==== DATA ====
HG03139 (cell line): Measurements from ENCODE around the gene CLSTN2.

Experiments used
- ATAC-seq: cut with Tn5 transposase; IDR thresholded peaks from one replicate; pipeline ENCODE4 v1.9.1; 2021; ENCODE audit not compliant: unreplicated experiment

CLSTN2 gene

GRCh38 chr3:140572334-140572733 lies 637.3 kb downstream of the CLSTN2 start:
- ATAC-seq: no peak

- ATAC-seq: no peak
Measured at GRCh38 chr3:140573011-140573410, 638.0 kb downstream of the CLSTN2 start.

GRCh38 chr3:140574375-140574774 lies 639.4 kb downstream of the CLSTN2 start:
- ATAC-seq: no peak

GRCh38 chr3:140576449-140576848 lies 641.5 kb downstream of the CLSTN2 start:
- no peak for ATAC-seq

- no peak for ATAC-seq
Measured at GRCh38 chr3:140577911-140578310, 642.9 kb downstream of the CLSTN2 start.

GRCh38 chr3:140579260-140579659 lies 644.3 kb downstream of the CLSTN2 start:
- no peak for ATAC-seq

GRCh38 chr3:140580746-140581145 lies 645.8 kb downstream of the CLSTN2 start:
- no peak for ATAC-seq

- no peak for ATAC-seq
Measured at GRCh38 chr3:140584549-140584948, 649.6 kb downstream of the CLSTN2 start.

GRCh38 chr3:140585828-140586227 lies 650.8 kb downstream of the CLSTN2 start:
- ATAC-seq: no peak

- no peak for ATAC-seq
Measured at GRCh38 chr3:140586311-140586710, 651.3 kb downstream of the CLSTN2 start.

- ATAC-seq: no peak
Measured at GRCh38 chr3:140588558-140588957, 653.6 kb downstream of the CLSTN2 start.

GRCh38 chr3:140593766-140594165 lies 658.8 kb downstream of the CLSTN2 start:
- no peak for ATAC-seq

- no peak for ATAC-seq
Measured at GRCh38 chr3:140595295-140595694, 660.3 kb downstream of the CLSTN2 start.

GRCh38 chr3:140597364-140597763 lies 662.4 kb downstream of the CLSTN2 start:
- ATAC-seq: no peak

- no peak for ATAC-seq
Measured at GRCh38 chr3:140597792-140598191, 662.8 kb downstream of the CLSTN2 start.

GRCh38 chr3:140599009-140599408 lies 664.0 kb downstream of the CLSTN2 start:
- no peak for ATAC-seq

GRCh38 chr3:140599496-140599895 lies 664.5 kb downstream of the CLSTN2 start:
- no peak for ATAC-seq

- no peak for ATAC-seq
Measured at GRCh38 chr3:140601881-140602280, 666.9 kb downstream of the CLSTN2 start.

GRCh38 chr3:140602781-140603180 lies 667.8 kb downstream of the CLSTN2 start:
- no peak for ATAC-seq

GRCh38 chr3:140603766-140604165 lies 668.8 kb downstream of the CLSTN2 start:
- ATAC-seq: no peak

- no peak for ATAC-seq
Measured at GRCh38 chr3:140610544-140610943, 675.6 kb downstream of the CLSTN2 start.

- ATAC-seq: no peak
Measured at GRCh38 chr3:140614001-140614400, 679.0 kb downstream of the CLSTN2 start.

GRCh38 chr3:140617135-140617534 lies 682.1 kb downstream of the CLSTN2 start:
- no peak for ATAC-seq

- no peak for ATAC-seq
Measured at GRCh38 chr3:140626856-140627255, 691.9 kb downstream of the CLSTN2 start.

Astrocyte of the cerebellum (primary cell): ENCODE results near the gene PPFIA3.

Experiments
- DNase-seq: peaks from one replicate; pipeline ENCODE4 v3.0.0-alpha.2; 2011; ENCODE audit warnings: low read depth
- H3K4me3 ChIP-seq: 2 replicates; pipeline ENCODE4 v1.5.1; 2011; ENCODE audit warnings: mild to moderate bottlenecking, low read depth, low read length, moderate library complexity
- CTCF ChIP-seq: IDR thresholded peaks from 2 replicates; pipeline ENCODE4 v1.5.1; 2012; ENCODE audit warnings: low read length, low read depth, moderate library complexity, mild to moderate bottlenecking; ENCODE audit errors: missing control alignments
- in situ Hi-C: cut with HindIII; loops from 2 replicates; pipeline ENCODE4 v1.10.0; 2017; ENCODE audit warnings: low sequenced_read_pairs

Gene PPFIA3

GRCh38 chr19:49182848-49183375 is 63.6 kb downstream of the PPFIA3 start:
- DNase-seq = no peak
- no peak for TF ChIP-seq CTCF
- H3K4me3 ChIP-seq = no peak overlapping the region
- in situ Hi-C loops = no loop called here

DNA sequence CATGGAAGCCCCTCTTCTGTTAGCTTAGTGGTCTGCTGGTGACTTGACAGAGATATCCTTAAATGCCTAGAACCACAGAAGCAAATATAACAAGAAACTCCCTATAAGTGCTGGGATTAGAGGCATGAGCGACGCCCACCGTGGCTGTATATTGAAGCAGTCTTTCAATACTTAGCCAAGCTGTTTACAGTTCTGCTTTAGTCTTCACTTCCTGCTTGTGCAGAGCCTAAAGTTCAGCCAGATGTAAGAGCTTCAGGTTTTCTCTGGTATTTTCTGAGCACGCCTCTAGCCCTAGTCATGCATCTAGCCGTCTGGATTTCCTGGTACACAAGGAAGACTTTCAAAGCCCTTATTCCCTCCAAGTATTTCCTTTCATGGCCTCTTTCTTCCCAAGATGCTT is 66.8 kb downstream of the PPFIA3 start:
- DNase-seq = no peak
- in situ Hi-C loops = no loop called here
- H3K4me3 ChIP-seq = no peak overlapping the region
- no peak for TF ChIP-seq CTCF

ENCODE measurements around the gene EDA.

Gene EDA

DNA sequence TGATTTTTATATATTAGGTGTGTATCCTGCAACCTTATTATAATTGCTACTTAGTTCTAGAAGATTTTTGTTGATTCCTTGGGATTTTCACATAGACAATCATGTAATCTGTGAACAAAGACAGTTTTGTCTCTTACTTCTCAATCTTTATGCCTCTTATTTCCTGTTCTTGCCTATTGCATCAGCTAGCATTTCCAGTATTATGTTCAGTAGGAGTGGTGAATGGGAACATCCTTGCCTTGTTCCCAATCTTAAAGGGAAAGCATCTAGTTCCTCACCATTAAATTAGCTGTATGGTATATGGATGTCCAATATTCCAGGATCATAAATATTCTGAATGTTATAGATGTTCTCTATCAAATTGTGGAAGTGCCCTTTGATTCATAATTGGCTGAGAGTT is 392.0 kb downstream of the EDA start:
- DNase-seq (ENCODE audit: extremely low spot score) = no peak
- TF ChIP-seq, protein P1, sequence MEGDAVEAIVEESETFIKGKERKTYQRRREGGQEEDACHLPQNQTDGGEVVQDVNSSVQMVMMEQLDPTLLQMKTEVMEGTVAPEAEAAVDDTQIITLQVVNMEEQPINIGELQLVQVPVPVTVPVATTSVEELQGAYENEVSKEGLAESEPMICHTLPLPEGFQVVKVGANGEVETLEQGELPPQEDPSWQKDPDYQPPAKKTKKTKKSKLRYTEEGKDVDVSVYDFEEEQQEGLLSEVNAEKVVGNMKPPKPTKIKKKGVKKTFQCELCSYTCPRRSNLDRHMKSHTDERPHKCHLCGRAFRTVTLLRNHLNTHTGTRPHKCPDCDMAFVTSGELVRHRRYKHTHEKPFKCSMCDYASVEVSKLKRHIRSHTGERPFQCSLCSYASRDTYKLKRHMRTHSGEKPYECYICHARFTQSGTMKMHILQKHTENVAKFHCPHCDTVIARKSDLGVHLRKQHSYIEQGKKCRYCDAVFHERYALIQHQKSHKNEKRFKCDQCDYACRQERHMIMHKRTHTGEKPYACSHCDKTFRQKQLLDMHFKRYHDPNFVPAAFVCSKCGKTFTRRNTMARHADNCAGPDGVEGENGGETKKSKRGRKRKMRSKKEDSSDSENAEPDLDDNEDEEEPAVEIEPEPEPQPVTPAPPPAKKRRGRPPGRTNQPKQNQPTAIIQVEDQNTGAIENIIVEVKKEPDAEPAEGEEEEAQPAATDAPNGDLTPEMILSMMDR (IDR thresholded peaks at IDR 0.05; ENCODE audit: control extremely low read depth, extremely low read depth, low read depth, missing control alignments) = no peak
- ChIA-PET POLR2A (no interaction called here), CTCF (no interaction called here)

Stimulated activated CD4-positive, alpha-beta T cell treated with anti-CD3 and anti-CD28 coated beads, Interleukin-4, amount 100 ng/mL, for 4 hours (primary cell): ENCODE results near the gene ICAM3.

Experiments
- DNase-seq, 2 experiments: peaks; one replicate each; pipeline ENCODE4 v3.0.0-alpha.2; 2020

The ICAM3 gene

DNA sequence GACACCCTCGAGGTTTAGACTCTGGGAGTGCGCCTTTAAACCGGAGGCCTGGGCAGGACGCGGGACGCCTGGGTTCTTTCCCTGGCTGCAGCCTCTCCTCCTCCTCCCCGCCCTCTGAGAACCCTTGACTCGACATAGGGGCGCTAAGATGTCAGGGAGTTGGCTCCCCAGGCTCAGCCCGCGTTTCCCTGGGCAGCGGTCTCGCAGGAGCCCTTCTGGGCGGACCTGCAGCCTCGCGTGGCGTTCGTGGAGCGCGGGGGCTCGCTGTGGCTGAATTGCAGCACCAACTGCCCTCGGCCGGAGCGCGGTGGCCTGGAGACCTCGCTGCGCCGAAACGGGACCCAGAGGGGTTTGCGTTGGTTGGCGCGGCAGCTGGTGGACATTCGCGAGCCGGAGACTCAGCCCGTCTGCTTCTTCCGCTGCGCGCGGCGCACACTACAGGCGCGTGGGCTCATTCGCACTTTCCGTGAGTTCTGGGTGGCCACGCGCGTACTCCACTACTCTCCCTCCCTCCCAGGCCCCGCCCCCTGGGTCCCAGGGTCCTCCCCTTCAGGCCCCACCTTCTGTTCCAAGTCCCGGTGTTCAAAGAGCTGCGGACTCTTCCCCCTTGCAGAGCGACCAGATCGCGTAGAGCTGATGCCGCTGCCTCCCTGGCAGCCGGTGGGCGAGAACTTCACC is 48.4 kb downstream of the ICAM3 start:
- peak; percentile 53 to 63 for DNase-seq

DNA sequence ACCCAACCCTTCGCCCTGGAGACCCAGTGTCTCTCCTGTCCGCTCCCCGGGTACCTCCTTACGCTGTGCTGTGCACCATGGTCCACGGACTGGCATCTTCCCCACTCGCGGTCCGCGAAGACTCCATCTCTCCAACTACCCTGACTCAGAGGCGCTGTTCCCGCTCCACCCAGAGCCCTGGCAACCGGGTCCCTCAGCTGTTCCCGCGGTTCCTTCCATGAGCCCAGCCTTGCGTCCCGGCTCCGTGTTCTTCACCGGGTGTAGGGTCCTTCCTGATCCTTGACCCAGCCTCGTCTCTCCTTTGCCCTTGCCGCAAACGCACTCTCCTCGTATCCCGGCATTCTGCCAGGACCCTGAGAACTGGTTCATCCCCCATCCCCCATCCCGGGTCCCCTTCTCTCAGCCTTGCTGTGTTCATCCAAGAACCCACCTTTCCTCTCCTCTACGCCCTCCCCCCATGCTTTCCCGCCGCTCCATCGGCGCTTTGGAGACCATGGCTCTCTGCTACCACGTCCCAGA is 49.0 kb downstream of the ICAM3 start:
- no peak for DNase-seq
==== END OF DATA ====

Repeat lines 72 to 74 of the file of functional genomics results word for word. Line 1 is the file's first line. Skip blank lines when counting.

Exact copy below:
DNA sequence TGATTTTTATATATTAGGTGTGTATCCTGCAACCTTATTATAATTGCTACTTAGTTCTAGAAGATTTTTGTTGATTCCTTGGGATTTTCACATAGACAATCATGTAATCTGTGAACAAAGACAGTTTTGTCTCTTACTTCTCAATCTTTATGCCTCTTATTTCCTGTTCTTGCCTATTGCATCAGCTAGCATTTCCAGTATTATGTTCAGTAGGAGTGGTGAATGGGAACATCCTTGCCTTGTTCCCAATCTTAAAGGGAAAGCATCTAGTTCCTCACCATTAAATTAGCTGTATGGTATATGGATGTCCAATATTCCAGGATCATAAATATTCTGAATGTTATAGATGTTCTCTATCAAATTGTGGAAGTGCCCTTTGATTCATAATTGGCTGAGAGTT is 392.0 kb downstream of the EDA start:
- DNase-seq (ENCODE audit: extremely low spot score) = no peak
- TF ChIP-seq, protein P1, sequence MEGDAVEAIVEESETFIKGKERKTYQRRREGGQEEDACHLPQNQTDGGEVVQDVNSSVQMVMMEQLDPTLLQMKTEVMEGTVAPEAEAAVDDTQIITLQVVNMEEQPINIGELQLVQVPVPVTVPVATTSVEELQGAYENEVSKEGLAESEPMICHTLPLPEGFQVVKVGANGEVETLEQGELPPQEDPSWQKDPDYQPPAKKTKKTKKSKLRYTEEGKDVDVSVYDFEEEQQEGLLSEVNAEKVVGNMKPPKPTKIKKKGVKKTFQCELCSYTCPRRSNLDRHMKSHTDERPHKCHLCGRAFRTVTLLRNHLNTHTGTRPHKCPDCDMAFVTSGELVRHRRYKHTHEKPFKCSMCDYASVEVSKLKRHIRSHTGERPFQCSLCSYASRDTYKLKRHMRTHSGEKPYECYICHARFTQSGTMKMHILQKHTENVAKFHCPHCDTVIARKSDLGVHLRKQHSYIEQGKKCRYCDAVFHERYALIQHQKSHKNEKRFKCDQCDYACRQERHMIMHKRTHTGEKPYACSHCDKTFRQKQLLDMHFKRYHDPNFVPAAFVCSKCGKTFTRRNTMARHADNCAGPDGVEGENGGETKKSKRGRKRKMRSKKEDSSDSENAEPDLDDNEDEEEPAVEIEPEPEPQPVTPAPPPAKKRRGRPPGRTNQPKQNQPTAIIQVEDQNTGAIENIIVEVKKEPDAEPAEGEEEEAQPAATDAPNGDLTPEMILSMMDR (IDR thresholded peaks at IDR 0.05; ENCODE audit: control extremely low read depth, extremely low read depth, low read depth, missing control alignments) = no peak